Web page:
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Talk Diversity to Me: How the Event Industry Can Do Better

In this guest column, founder and CEO of California-based Innovate Marketing Group Amanda Ma discusses the role of diversity and representation in the meeting and event industry.

Illustration: Aaliyah McNeal/BizBash

Amanda Ma is the founder and CEO of Innovate Marketing Group, a full-service live and virtual event production agency that specializes in branded experiences. 

In the wake of major social and political changes, many leading companies are now taking necessary steps to increase and improve diversity and inclusion within their workspace. The need for increased representation and support for all cultures and backgrounds is needed now more than ever and benefits both the people and the company. Amanda Ma, Innovate Marketing GroupAmanda MaPhoto: Courtesy of Innovate Marketing Group

Studies show that diverse teams are 33% more likely to generate better-than-average profits, 70% more likely to capture new markets, and generate 19% more revenue from innovation than companies with below-average leadership diversity. But what about diversity and representation within the events industry? How can we as event professionals pave the way for consistent representation and diversity regarding speakers, suppliers and discussion topics in the virtual and live events we produce?

As a proud woman of an Asian-owned business, I’ve ensured diversity and inclusion have always been integrated into our framework at Innovate Marketing Group. From our internal and extended team, to the amazing vendors we partner with, to the events we produce, diversity has and will always be at the forefront. By creating an environment where all are included, we pave the way to allow for mutual success. We have seen some of our clients do this successfully as well. The companies with the most success have leadership that make it a part of their culture and deliverables, then funnel that top-down. Essentially: Do not just talk the talk, but walk the walk.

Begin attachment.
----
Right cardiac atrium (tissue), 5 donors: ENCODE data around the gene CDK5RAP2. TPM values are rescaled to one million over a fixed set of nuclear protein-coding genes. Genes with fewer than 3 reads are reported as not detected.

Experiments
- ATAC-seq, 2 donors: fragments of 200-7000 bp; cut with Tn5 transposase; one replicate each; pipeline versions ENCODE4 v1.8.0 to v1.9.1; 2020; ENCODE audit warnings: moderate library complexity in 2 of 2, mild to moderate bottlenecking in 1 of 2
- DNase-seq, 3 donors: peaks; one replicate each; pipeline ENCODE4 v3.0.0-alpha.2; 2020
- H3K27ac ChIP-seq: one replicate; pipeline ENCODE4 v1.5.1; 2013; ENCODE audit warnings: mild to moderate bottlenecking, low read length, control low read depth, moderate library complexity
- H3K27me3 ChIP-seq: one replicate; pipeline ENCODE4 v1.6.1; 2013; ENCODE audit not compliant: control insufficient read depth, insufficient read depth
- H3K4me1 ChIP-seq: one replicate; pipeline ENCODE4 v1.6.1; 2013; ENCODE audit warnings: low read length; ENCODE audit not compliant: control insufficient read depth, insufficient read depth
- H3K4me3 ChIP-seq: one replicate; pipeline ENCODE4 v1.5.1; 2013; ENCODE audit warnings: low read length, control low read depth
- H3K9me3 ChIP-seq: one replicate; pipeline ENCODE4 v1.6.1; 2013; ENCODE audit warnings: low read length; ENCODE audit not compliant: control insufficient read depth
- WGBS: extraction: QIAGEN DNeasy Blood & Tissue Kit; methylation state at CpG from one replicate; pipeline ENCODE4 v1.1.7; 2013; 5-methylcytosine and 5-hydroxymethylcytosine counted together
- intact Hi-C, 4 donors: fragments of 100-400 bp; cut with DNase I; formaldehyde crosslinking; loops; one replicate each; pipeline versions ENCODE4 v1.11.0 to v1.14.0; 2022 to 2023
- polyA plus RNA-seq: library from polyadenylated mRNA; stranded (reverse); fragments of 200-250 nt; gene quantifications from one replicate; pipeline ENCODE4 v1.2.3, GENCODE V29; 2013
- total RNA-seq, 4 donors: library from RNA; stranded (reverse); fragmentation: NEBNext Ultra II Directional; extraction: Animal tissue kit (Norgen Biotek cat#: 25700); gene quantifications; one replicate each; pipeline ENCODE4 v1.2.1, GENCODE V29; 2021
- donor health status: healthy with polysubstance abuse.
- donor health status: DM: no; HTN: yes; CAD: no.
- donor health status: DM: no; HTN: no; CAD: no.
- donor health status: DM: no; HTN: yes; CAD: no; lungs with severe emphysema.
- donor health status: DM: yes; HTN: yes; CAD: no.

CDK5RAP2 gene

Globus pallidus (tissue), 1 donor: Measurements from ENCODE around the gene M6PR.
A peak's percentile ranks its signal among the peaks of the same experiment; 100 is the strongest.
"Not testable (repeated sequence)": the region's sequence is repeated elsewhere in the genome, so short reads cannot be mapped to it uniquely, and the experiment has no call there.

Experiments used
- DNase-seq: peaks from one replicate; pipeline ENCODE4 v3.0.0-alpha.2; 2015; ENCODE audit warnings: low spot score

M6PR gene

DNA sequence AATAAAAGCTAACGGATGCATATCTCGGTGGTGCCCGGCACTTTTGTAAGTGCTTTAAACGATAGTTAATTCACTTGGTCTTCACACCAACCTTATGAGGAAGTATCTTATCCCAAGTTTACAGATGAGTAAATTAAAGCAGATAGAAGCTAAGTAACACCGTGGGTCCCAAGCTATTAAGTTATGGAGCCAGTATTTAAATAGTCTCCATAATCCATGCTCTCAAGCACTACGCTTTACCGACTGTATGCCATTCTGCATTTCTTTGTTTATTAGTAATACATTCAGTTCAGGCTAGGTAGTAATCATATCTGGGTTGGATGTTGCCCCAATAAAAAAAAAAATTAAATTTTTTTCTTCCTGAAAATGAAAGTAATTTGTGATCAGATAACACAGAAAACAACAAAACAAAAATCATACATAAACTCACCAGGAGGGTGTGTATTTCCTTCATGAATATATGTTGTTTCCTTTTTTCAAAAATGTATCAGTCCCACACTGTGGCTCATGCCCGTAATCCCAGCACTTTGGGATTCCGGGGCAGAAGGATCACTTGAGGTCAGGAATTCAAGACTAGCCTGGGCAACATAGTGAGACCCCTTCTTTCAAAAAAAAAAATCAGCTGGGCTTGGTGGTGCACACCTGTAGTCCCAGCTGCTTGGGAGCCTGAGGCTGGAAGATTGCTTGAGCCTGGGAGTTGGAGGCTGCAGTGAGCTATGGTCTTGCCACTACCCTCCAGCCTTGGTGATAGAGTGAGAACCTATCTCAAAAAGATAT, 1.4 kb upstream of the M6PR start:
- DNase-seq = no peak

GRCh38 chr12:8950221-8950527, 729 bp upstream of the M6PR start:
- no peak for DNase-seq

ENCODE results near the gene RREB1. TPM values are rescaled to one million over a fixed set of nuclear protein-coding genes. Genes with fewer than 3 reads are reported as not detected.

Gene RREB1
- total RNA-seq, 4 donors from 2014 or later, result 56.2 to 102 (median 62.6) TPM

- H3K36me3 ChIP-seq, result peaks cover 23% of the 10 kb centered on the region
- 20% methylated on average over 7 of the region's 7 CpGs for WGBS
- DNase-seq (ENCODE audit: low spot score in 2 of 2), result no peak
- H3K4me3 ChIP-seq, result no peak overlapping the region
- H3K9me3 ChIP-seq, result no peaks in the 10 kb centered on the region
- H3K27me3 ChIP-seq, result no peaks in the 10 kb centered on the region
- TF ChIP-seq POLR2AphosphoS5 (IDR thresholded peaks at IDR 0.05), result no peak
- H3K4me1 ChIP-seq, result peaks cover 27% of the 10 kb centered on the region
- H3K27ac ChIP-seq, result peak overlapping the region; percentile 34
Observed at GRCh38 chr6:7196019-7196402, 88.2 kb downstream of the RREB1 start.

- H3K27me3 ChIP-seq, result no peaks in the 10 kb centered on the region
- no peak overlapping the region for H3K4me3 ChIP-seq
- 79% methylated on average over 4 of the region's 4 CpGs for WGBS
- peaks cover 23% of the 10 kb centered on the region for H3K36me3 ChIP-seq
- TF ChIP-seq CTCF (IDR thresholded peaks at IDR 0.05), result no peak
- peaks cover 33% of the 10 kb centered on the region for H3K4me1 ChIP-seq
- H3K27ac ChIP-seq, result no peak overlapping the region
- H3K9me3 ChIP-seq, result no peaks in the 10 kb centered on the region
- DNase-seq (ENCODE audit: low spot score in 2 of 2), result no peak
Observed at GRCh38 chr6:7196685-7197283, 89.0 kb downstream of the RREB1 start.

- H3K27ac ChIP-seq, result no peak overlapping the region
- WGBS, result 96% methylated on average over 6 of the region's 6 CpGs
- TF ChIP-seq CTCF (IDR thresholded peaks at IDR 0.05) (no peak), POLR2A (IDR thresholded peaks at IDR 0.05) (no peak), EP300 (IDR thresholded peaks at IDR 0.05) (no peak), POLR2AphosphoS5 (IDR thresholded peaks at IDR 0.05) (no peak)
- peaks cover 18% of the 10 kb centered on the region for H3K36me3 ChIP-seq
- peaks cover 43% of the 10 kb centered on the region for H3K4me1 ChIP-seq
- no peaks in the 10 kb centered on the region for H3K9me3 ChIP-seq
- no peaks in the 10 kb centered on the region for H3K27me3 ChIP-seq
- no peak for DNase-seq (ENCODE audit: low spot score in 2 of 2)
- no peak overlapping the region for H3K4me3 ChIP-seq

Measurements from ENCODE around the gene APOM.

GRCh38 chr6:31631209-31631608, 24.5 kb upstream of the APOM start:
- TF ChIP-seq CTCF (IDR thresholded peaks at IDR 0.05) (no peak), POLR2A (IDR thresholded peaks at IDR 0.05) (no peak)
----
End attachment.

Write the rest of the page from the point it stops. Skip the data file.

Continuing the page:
A great question to ask yourself when looking at a list of potential speakers or panel is, "Do the individuals at the forefront or on stage reflect the broader community?" As well, if you have an array of speakers, they should contrast one another. It’s important that the stories and information your audience will hear reflect those from different backgrounds and communities. Work this aspect into your company/event KPI (key performance indicator). For example, out of 15 potential speakers, five will reflect diverse backgrounds (women, minority, LGBTQIA+, veteran, etc.).

Those at the forefront are not the only positions where diversity and representation should be discussed. The companies we hire for our events should reflect this as well. Whether it be an AV company, catering or rentals, as an events agency, we can help the growth of companies owned by underrepresented groups.

Event Topics/Themes
Hosting diversity- and inclusion-based events, as well as mixing it up with different topics, will bring new potential speakers and new event attendees. Finding a balance between event topics is also important. For example, if you host a women-empowerment event, for your next event, perhaps focus on cultural diversity. Remember, when your attendees know your event is reaching to promote diversity and embrace a wide range of speakers, suppliers and themes, it will greatly impact their engagement and receptiveness.

A version of this story appeared in the fall 2020 issue of BizBash.

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